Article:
Tag Archives: Broken Promises

Promises, promises, broken promises “. . . That’s OK”

16 Mar

This week’s post is dedicated to my friend “Dean” who had both a set back in chemotherapy and a disappointment.


There are many ways that the Dojo is a microcosm of everyday life. One example may be found in the potential new student that walks into the Dojo. Let’s take a look at two hypothetical new students. With a nod towards one of my favorite childhood magazines, “Highlights Magazine”, let’s call these two potential students “Goofus and Gallant.”

goofus-gallant-1  Goofus. Goofus enters the Dojo excited and vocal in his desire to learn karate. As is my usual procedure, I tell him he must come back in thirty days. He promises to do so. In thirty days he returns and is proud to exclaim:

  • “See I passed the first test;”
  • “I wanted to learn karate all my life, I’ll start the next class, I promise I’ll bring my check;”

Goofus continues,

  • “I promise to attend every class and work hard;”
  • “I promise to listen to everything you say;”
  • “I promise to practice every free minute at home;”
  • “I promise to be your most devoted student.”

goofus and gallant Gallant. Gallant enters the Dojo and simply asks if it would be okay to quietly observe the class. When class is finished, Gallant thanks me and asks if it would be okay to visit again. I tell him, “Yes” and shake his hand.

Based upon my experience, Goofus will join the Dojo and quit in two to three months (definitely after his first bruise, physically or psychologically). Gallant will eventually join the Dojo and become a devoted student.

Similar stories have been told in varied ways (the most popular being the student that will work twice as hard to obtain a black belt; which will take twice as long). I chose the above to illustrate a specific point that fostered disappointment for my friend “Dean”  – The person that promises the most will be the one the does nothing and disappoints the most.


Promises, promises, empty promises “. . . That’s OK” (Online Kata)

As always, you can perform either the Sanchin Kata, my Shibumi Kata or any karate kata. For my karate brethren, the “Kata Sommelier” has a rare recommendation for this session.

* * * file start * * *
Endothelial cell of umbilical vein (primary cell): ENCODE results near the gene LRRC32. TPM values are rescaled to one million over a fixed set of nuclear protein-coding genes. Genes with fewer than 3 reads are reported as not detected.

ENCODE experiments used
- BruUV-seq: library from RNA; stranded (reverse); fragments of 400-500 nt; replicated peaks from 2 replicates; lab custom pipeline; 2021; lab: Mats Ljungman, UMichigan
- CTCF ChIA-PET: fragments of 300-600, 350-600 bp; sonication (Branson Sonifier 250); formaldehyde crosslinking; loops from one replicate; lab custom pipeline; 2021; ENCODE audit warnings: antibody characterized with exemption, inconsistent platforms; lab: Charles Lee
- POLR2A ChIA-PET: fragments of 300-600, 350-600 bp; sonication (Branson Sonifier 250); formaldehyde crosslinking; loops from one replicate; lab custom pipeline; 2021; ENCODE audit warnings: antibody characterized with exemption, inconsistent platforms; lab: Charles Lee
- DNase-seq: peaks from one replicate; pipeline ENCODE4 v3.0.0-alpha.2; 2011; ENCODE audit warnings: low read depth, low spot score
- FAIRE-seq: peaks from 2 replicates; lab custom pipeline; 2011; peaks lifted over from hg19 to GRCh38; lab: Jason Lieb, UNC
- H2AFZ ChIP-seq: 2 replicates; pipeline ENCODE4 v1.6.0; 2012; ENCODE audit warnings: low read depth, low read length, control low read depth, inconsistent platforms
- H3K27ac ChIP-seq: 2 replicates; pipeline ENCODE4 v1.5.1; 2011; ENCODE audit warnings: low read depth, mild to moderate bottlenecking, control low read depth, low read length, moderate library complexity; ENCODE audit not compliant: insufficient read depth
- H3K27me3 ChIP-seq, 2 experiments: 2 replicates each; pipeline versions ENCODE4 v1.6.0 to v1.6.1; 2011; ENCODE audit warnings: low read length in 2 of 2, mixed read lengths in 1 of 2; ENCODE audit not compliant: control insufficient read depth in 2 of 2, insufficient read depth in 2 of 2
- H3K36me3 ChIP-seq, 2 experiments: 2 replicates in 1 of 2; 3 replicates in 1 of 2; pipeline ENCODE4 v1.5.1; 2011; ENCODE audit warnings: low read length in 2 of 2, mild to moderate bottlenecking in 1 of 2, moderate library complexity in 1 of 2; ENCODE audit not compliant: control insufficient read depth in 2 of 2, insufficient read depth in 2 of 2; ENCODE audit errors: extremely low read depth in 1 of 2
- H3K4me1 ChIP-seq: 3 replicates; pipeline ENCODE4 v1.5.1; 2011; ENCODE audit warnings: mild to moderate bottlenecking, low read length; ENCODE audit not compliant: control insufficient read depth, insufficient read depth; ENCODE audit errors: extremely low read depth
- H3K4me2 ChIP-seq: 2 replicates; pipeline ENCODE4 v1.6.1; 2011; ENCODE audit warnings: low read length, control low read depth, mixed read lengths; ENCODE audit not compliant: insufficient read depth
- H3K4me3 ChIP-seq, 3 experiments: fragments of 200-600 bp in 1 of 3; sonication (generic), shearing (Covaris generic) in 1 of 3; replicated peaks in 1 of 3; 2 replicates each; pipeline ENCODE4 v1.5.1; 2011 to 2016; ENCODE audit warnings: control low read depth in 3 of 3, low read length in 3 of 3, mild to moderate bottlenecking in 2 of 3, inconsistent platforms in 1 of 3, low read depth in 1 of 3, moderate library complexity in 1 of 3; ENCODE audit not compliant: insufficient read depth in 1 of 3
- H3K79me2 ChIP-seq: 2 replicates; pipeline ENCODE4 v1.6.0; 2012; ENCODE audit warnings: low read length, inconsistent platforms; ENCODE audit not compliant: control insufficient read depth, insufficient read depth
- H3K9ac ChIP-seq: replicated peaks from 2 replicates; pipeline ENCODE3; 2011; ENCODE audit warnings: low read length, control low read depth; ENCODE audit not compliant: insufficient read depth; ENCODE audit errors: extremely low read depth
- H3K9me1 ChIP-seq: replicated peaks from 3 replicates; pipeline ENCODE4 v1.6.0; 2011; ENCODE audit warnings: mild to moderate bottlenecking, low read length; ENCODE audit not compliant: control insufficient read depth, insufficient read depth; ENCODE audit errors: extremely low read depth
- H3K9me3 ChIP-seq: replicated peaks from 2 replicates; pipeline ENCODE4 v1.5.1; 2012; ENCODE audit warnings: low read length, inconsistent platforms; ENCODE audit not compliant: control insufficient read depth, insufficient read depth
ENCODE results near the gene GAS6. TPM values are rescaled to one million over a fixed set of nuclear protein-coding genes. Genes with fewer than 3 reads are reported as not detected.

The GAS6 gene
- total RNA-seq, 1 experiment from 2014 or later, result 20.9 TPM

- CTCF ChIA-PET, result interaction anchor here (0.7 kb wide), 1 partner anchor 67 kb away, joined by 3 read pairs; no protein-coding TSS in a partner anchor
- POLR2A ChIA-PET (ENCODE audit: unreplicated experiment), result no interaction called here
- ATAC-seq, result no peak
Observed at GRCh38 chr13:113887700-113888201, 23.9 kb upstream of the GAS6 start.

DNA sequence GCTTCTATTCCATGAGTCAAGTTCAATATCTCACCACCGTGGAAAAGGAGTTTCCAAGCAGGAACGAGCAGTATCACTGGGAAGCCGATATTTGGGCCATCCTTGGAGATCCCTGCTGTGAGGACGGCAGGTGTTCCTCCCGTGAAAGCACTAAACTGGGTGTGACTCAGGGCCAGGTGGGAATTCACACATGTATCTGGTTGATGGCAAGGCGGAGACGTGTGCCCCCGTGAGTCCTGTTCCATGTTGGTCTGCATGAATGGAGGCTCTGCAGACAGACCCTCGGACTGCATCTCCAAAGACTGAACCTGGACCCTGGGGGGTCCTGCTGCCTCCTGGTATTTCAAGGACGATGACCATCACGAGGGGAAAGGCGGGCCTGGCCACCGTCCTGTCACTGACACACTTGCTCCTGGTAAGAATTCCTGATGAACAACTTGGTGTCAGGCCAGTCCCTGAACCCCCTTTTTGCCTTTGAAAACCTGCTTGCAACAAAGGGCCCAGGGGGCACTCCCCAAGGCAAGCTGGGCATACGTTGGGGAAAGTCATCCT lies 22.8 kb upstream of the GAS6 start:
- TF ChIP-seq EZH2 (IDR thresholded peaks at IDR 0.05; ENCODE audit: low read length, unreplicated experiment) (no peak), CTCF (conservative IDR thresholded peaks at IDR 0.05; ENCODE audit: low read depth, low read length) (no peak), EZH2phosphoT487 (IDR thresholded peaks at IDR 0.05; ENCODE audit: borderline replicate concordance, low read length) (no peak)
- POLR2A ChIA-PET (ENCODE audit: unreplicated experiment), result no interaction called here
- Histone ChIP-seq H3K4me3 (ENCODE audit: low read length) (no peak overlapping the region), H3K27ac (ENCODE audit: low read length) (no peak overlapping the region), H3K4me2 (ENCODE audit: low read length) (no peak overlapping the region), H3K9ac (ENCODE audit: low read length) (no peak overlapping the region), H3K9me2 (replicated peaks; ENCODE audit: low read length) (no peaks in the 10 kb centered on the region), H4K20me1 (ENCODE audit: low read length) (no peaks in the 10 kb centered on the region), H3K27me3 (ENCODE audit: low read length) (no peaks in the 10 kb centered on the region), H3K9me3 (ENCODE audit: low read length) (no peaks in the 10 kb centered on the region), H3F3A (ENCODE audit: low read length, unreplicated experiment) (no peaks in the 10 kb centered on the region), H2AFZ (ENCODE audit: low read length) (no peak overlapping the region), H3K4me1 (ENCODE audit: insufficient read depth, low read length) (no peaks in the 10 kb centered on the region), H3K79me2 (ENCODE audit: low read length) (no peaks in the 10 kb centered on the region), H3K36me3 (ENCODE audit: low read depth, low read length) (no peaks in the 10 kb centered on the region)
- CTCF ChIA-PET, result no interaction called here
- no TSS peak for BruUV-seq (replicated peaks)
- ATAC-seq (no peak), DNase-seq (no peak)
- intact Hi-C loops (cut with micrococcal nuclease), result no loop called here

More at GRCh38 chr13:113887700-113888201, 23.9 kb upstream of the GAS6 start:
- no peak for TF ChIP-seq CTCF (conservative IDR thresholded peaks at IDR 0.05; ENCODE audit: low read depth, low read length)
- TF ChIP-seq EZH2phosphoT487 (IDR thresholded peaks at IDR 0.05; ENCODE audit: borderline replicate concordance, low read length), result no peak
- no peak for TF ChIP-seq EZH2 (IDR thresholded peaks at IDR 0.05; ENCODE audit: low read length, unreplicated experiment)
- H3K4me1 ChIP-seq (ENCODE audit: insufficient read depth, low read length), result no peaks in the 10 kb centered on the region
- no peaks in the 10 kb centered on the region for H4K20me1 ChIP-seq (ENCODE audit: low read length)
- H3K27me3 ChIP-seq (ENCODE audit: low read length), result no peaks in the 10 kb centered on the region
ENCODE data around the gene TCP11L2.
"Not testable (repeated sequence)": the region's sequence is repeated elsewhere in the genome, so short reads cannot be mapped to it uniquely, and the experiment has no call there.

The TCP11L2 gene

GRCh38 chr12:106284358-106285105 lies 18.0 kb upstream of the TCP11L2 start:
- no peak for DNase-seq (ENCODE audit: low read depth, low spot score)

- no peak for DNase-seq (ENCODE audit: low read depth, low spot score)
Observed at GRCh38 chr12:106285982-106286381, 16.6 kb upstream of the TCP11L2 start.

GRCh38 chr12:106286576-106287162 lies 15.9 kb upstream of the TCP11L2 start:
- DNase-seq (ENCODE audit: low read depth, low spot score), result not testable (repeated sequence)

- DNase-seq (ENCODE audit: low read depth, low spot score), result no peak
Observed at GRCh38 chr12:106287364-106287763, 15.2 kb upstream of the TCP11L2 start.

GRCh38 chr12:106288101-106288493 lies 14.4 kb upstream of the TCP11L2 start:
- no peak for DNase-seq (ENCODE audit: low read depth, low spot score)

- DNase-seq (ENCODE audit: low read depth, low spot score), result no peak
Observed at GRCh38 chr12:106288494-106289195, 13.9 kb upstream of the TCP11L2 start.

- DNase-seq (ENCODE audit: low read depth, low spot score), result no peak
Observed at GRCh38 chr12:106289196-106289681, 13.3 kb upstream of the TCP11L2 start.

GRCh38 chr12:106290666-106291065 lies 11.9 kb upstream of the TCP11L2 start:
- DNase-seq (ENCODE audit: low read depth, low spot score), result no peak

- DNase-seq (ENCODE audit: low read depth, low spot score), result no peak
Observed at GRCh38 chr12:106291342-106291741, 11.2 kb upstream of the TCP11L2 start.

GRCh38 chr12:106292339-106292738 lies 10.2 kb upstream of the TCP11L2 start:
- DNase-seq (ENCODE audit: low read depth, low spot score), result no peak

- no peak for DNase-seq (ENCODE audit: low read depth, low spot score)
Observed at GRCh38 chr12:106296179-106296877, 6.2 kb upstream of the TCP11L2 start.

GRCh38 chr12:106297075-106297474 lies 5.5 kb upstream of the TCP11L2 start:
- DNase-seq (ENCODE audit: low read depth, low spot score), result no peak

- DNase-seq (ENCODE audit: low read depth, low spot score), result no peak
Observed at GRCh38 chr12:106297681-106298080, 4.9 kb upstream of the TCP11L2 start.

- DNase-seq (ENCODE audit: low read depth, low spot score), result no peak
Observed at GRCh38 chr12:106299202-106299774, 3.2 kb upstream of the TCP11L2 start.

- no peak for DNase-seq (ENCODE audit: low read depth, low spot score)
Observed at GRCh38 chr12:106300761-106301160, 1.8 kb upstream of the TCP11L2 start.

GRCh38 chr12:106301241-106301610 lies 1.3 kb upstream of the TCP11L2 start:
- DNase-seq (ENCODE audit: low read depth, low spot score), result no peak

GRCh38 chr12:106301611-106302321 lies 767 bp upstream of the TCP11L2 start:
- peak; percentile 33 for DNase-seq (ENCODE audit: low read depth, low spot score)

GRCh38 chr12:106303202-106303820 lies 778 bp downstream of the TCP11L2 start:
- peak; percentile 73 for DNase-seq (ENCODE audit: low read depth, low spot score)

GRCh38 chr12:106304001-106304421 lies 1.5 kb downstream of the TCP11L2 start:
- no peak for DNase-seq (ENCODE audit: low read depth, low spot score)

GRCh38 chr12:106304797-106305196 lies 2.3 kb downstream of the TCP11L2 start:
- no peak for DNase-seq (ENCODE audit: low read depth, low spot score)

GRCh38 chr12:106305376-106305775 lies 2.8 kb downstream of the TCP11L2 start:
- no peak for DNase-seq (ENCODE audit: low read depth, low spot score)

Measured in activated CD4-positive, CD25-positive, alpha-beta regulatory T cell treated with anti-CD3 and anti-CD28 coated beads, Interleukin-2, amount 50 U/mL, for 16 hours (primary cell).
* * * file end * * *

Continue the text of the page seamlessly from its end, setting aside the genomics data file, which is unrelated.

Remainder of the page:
Remember, the group dynamic is not fulfilled by all of us being geographically present, rather, it is fulfilled by each of us performing our kata in the proscribed manner.

Session Parameters:

Date: Starting Monday March 17th, 2014;

Time: Anytime another’s promises exceed their ability to execute them.

Location: Any location;

Salient Points:

  • As you perform your kata rise above the emptiness of the promises made to you;
  • Rely on your own inner strength and “fighting-spirit;”
  • Know that you are a far better person for doing, not for promising and avoiding;
  • In your own mind perform your triumphant kata symbolically “in-the-face” of the one who disappointed you:
  • You are a formidable force – while you welcome the assistance of others, their failure to make good on their promises is of no consequence – you will triumph while the promisor must always bear the knowledge of their failure.

Kata Sommelier: For my karate brethren, I would recommend Kanto, “Fighting Spirit” Kata. Since this kata is very rare, being created by Hanshi Frank Van Lenten to represent his Goshin-Do Karate-Do Kyokai, you may perform any kata within your syllabus with the “Fighting Spirit” of Kanto Kata. Be formidable, unconquerable, you have no need to rely on the empty promises of others; no matter how lofty they tout themselves.

The last requirement of this “. . . That’s OK” session is to remain in a positive physical, emotional and mental state throughout the day by way of the concept of  “Zanshin” (the “remaining mind.” For information on the Zanshin state-of-mind, please use this LINK: https://senseijohn.me/2014/02/23/zanshin-remaining-mind-shibumi-project/

Once again, you may wish to not only perform this “. . . That’s OK” session as scheduled, but may also revisit the session as a regular part of your kata practice.

In closing I remain, doing, not promising,


Sensei John Szmitkowski

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